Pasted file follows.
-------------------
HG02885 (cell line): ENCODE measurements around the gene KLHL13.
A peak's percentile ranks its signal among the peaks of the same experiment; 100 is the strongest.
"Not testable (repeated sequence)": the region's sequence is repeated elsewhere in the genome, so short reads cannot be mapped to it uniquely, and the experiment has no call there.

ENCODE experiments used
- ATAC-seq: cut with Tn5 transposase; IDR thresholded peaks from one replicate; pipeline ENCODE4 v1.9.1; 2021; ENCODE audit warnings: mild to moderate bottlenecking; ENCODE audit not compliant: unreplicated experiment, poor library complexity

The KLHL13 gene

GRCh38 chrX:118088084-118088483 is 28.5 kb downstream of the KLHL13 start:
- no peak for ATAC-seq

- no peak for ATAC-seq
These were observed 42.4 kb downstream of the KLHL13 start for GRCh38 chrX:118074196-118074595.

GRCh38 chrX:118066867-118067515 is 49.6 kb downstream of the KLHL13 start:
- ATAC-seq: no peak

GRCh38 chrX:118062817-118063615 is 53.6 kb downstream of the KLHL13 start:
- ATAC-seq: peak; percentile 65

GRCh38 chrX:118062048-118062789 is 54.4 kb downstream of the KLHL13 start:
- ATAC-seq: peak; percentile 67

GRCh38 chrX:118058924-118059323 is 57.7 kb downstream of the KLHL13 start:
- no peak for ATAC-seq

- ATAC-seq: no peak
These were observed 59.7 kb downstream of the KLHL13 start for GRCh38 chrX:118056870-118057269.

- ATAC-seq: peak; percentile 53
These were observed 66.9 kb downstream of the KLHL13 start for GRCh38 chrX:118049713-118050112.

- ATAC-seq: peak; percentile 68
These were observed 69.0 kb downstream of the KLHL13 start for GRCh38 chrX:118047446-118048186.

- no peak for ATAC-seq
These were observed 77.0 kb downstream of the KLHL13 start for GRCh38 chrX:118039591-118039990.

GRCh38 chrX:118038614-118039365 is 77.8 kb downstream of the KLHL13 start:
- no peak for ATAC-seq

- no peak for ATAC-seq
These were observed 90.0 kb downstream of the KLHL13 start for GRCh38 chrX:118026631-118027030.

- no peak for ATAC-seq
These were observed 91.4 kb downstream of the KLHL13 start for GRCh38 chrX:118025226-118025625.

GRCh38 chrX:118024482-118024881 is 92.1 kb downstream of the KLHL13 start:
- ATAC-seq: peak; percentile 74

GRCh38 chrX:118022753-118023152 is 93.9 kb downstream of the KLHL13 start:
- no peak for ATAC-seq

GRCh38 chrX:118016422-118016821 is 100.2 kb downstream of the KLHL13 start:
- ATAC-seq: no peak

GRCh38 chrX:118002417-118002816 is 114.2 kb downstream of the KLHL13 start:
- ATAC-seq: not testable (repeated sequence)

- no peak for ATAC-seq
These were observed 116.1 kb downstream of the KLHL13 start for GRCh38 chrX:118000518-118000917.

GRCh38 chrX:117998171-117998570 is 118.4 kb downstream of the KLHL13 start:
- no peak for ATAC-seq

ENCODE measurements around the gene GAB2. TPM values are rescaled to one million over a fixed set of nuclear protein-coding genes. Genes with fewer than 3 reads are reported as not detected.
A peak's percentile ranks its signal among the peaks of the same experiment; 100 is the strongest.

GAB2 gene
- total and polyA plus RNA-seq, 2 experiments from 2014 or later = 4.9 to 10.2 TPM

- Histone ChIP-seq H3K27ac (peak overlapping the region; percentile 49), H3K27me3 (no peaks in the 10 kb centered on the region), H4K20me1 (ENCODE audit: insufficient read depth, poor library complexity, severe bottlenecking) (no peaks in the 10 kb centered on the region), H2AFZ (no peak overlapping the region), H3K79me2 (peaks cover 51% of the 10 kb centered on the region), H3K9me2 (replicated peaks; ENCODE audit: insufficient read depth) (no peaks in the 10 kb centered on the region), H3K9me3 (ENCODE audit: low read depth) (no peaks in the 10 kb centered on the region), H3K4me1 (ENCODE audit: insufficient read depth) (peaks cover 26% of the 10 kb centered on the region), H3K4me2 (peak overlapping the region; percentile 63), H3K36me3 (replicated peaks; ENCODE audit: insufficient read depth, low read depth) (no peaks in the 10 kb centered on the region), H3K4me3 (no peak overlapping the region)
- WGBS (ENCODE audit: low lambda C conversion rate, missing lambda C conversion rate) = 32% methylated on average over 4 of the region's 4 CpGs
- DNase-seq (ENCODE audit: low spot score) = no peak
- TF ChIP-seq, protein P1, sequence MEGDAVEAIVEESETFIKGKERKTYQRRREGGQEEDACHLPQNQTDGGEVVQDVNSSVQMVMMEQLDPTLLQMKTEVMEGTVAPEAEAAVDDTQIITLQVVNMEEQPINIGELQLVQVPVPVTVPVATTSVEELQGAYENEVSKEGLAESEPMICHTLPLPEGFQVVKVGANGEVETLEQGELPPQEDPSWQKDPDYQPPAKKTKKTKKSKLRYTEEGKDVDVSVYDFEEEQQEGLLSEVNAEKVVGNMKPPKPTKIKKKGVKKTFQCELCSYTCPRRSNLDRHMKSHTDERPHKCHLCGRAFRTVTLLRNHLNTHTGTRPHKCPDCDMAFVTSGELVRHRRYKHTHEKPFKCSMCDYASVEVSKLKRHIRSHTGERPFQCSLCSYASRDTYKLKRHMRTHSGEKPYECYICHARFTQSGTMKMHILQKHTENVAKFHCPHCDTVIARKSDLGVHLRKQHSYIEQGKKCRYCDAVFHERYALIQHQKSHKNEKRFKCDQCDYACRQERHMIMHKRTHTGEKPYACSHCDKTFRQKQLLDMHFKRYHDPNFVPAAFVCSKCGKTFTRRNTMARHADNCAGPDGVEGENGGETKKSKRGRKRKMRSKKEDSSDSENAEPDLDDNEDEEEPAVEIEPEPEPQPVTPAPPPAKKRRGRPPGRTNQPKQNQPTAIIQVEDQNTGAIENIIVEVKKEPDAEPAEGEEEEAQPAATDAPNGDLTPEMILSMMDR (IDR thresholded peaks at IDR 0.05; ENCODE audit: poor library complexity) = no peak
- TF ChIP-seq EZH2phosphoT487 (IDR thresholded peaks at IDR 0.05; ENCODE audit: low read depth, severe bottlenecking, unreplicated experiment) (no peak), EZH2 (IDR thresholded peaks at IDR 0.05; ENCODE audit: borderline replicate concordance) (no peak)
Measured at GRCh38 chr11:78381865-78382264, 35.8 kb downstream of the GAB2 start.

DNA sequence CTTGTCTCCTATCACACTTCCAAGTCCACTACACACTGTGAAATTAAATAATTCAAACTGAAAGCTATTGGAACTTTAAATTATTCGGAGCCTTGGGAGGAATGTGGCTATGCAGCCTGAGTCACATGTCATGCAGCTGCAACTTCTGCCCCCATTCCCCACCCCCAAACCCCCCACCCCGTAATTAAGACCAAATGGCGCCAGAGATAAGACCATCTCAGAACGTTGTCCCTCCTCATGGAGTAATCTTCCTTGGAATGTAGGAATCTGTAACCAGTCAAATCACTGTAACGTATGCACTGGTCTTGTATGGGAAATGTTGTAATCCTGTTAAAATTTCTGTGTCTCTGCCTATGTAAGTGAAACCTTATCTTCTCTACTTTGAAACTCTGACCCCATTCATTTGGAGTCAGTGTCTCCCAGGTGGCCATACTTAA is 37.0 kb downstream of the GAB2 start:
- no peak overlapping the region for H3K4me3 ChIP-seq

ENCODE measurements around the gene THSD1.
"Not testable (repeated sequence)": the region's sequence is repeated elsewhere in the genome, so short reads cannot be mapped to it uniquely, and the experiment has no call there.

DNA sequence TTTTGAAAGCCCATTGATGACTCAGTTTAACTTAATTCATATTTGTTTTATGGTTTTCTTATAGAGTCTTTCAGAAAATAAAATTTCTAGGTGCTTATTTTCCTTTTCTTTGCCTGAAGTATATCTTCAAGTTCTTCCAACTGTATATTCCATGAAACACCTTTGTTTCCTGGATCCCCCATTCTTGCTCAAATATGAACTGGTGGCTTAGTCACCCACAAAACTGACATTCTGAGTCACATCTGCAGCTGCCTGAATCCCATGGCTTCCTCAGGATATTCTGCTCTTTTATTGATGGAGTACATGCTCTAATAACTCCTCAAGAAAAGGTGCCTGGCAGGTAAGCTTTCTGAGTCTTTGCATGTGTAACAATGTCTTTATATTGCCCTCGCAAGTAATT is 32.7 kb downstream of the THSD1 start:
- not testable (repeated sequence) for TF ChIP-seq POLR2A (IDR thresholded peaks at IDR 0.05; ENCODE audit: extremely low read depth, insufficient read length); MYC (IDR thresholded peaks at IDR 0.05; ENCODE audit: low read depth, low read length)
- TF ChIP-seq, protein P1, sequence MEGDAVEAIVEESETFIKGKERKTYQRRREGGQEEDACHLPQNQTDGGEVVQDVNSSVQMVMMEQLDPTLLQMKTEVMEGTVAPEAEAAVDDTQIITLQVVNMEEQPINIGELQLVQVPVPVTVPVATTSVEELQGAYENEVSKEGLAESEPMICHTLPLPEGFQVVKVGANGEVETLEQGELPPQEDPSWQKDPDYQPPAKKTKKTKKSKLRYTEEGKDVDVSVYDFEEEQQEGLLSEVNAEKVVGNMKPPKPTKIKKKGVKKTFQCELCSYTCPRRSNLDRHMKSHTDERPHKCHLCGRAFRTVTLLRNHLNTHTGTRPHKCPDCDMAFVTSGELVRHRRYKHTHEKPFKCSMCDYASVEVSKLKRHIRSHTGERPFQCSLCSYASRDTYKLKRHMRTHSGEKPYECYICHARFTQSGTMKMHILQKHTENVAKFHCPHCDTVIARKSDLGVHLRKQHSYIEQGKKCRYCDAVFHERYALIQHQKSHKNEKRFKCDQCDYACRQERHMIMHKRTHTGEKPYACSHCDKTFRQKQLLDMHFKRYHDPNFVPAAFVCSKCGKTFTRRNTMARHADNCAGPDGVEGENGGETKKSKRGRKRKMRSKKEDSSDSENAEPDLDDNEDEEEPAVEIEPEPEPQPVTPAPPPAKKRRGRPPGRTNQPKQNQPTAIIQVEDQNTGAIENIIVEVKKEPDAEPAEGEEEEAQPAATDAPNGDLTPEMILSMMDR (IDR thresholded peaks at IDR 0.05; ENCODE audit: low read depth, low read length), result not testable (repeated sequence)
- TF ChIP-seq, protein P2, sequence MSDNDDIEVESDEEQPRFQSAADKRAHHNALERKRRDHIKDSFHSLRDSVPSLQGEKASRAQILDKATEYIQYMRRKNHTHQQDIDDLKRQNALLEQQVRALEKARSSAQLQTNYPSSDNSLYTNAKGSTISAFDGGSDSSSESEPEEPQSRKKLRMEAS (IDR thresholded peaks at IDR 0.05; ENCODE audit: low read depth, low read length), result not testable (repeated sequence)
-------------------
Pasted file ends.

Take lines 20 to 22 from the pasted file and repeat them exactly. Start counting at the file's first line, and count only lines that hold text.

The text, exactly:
These were observed 59.7 kb downstream of the KLHL13 start for GRCh38 chrX:118056870-118057269.

- ATAC-seq: peak; percentile 53
These were observed 66.9 kb downstream of the KLHL13 start for GRCh38 chrX:118049713-118050112.